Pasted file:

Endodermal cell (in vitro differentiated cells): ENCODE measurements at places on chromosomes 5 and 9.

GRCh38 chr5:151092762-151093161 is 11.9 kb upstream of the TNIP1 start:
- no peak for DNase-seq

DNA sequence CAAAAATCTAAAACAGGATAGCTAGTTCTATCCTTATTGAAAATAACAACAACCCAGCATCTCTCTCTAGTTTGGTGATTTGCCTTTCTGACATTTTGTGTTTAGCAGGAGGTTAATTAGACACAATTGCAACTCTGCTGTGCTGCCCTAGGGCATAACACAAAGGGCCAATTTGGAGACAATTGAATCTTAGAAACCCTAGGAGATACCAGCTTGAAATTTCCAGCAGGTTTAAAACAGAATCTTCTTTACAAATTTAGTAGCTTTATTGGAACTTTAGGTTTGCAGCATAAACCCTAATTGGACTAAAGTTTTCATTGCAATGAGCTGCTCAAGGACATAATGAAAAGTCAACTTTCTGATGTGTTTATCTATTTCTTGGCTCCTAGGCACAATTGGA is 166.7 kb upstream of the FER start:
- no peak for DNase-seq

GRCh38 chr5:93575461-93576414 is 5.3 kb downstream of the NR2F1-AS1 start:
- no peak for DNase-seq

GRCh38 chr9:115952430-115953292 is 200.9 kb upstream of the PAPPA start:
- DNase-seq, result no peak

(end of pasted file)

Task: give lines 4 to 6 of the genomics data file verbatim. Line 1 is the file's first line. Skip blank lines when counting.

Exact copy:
DNA sequence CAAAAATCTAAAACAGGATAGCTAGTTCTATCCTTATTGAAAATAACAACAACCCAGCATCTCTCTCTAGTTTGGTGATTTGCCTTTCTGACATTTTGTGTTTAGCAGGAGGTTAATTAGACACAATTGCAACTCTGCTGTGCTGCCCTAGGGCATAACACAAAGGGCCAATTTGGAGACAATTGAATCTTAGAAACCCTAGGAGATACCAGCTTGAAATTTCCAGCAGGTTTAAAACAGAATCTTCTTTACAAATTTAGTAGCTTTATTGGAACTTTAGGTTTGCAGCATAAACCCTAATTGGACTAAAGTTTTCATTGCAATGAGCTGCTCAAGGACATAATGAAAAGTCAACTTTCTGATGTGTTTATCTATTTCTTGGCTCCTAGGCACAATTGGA is 166.7 kb upstream of the FER start:
- no peak for DNase-seq

GRCh38 chr5:93575461-93576414 is 5.3 kb downstream of the NR2F1-AS1 start: